The publication of the transcript of the final words exchanged between crew members on board Irish Coast Guard Rescue 116 helicopter before it crashed off Co Mayo last month has been strongly criticised by international organisations representing pilots.
The transcript was included in a preliminary report issued by the Air Accident Investigation Unit (AAIU) last week - the last words recorded were from the co-pilot, who said “we’re gone”.
The transcript was carried in a number of newspapers and on websites, but in a statement issued last night, the International Federation of Air Line Pilots’ Associations said they strongly condemned the publication of the Cockpit Voice Recorder transcript as unwarranted, unacceptable and counterproductive to flight safety.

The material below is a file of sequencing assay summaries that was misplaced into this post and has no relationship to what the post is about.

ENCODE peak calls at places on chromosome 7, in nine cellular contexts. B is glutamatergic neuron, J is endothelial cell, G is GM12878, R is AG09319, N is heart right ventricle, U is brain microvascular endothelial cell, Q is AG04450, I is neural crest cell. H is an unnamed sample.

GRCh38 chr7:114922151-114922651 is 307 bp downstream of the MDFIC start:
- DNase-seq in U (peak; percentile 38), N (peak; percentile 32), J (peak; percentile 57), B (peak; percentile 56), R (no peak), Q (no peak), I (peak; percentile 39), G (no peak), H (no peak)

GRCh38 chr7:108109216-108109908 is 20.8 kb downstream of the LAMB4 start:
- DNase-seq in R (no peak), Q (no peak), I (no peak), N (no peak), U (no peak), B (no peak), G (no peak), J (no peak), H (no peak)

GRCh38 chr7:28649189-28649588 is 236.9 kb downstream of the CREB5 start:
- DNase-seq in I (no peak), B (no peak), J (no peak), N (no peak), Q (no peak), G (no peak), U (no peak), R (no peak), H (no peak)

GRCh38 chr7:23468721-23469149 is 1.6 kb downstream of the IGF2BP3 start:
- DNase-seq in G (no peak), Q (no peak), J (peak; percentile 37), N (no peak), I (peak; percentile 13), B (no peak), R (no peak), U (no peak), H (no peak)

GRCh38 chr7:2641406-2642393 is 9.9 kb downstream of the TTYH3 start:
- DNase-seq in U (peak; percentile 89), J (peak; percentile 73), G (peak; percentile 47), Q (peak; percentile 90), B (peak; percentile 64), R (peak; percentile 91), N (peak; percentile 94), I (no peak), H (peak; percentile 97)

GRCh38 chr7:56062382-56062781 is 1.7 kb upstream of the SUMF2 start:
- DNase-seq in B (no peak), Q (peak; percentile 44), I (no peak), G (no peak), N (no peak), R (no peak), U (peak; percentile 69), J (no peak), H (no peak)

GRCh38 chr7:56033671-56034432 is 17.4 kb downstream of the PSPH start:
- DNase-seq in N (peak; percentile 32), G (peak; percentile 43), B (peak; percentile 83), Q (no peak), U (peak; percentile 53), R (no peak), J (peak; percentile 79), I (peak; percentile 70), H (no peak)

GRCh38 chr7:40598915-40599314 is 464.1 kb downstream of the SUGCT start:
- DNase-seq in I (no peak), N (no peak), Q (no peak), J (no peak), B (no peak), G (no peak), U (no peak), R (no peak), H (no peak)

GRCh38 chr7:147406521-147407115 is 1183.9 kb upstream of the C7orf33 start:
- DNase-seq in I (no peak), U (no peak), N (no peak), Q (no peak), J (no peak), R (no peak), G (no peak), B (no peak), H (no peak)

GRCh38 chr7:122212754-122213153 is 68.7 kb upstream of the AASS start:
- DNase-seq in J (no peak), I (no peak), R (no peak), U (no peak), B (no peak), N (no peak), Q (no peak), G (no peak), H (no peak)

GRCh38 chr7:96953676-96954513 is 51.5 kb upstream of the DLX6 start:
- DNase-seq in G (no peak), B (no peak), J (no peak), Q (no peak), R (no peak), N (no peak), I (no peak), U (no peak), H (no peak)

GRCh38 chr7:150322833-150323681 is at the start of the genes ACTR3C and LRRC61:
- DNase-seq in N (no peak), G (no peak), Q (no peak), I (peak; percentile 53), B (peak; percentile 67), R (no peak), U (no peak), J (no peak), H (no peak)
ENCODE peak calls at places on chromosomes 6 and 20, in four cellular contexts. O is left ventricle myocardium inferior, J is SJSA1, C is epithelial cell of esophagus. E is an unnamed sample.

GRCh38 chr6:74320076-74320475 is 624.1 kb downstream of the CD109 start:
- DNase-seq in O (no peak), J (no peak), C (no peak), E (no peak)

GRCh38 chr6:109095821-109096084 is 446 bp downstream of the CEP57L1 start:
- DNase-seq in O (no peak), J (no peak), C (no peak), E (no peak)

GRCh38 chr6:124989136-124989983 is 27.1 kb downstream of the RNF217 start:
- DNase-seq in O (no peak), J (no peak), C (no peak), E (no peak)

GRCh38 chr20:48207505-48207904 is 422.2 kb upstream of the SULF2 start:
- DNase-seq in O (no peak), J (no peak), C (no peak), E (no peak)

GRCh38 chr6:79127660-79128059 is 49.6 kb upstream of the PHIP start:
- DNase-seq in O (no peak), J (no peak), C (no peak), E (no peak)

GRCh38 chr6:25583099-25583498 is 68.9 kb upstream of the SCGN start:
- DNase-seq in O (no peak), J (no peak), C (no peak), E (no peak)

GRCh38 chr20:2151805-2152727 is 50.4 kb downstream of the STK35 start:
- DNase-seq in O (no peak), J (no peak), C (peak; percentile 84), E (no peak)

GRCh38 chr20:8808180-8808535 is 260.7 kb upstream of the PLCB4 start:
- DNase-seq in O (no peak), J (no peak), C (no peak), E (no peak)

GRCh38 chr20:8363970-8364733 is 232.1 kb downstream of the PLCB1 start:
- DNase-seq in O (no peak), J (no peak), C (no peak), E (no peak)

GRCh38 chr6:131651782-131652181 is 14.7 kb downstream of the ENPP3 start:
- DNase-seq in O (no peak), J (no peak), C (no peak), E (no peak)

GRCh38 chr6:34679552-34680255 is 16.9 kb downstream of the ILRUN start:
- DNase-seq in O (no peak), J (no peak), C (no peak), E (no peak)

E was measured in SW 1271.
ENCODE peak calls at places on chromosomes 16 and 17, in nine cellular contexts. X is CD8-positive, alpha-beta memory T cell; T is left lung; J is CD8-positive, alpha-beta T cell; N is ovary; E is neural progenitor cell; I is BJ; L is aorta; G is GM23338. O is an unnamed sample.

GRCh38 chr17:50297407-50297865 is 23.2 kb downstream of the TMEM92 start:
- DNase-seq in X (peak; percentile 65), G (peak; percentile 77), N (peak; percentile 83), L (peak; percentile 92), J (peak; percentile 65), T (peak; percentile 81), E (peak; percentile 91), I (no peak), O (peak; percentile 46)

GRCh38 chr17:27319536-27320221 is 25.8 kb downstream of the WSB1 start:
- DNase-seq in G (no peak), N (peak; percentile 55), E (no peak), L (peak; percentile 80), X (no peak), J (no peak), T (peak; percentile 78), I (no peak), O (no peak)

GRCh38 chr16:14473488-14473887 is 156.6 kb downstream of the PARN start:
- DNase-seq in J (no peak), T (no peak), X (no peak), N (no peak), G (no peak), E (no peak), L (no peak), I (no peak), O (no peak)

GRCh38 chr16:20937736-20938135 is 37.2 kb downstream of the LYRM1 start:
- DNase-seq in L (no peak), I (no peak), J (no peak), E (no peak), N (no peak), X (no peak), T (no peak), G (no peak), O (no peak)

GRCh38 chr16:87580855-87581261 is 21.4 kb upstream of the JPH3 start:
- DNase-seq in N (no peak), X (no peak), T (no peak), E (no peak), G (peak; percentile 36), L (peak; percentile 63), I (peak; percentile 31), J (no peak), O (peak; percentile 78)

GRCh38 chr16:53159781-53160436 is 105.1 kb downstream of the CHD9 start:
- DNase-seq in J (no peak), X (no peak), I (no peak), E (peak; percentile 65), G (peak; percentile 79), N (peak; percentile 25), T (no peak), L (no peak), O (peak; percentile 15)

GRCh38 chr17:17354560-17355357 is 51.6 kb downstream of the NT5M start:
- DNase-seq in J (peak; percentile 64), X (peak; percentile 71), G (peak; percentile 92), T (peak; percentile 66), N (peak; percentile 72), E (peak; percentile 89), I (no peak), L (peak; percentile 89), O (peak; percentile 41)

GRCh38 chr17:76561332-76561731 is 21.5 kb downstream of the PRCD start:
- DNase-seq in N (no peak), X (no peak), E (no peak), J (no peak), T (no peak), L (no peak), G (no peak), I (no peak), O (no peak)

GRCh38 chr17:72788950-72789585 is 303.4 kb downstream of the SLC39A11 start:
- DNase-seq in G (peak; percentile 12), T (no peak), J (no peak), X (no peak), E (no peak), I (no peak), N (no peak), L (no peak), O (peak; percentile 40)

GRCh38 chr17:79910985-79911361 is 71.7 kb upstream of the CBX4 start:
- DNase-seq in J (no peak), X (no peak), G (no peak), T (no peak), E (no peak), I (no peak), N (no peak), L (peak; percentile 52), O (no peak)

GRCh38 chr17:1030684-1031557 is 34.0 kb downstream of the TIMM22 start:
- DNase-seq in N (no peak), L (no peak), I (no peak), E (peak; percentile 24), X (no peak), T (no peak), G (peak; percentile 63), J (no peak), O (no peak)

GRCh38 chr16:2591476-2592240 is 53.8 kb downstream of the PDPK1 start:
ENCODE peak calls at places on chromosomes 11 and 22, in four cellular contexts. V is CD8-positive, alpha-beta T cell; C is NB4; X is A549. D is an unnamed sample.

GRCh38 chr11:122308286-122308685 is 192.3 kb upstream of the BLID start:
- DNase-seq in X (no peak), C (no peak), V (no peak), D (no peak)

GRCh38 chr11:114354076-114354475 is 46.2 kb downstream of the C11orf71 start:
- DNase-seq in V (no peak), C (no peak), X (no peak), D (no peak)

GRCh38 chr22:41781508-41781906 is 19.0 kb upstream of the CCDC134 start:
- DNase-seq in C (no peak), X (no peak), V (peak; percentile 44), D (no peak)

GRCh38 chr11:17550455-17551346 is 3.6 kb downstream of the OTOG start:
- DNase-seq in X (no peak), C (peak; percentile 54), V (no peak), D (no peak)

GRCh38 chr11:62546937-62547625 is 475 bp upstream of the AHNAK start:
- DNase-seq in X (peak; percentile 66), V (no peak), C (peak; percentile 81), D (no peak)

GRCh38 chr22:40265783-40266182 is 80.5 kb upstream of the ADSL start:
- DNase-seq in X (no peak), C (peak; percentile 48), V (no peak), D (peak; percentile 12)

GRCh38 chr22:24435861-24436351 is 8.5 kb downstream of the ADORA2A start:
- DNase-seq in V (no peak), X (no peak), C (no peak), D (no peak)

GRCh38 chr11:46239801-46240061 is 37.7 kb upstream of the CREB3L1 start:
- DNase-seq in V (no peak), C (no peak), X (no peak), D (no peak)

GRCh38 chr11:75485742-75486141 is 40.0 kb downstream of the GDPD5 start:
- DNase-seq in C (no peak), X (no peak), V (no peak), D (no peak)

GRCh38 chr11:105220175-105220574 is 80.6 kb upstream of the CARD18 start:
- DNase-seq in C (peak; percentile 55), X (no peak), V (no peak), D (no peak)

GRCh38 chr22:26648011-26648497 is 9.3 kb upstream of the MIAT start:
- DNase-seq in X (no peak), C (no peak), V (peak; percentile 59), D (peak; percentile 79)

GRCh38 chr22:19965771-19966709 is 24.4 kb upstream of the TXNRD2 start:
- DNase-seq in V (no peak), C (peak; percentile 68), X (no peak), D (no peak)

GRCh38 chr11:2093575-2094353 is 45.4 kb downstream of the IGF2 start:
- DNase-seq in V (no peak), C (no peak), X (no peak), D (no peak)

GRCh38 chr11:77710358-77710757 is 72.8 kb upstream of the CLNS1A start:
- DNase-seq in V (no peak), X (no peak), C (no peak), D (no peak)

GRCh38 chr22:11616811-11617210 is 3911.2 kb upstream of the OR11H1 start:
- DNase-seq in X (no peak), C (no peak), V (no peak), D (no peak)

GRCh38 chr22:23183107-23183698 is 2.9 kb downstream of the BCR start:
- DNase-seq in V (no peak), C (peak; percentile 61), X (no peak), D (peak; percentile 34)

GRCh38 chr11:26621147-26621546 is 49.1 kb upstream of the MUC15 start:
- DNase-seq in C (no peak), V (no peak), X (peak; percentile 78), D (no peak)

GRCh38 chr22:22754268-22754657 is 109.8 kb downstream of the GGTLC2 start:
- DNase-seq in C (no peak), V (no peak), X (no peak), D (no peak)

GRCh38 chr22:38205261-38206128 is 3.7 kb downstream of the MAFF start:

The Rescue 116 helicopter crashed into Blackrock island, off the north Mayo coast, just over a month ago.
All four crew members died, and the bodies of winch operator Paul Ormsby and winchman Ciaran Smyth have not yet been recovered, despite intensive searches.
The crash also claimed the lives of Capt Dara Fitzpatrick and co-pilot Capt Mark Duffy who have both been laid to rest.
Capt Evan Cullen, president of the Irish Air Line Pilots’ Association, said there was no justification for publishing he last two minutes of the flight, other than feeding a thirst for sensationalism, and said it unnecessarily adds to the burden for the victims families.
Captain Cullen says it was unacceptable and contrary to EU regulations.
However the Air Accident Investigation Unit has defended its decision to publish the final words of the crew of Rescue 116.
In a statement, the Air Accident Investigation Unit said it was satisfied that best international practice was followed and that the release of that section of the transcript was deemed relevant in giving the families and the aviation community a better understanding of the sequence of events.
The AAIU says it will continue in its work to bring this particular investigation to its final conclusion.